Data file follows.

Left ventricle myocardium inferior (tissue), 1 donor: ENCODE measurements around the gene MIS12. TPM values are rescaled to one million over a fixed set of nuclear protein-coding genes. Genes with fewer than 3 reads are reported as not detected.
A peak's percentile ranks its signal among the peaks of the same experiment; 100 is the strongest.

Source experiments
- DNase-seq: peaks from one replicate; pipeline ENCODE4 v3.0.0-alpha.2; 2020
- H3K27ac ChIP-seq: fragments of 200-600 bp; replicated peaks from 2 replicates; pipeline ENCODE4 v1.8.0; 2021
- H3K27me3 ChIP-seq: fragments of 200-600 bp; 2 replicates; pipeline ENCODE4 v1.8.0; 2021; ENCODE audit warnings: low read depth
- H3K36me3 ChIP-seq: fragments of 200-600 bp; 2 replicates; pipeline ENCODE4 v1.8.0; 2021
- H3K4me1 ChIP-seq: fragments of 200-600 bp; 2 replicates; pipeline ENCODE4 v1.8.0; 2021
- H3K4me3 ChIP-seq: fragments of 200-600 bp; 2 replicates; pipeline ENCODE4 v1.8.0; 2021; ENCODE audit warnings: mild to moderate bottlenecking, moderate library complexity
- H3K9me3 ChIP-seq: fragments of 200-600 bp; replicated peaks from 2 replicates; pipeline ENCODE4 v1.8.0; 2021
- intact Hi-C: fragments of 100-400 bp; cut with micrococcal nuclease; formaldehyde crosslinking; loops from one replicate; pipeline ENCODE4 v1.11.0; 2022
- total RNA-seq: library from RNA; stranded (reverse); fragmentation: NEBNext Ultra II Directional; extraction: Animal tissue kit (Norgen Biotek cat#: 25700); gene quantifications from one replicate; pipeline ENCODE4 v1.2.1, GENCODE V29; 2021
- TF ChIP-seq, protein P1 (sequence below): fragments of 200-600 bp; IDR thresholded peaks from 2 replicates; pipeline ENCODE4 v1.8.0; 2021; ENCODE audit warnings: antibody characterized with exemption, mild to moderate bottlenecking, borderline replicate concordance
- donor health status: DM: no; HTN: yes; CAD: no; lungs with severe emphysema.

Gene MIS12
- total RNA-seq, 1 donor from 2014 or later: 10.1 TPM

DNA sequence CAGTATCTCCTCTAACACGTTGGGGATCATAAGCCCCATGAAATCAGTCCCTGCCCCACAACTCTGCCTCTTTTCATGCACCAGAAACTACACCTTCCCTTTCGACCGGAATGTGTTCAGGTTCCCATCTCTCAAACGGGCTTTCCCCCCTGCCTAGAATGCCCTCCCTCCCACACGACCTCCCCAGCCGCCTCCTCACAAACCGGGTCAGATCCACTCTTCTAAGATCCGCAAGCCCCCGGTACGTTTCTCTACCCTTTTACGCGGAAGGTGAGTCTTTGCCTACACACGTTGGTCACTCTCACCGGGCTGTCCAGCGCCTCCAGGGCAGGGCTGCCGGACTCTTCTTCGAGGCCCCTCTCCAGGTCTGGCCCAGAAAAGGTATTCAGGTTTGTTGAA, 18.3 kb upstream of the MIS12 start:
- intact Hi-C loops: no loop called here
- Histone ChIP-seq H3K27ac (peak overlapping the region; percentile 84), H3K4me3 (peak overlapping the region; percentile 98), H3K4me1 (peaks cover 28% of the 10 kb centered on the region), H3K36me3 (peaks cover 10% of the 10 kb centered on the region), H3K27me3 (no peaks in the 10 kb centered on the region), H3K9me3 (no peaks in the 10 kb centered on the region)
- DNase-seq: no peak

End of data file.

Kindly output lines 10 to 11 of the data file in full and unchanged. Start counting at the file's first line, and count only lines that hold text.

- H3K9me3 ChIP-seq: fragments of 200-600 bp; replicated peaks from 2 replicates; pipeline ENCODE4 v1.8.0; 2021
- intact Hi-C: fragments of 100-400 bp; cut with micrococcal nuclease; formaldehyde crosslinking; loops from one replicate; pipeline ENCODE4 v1.11.0; 2022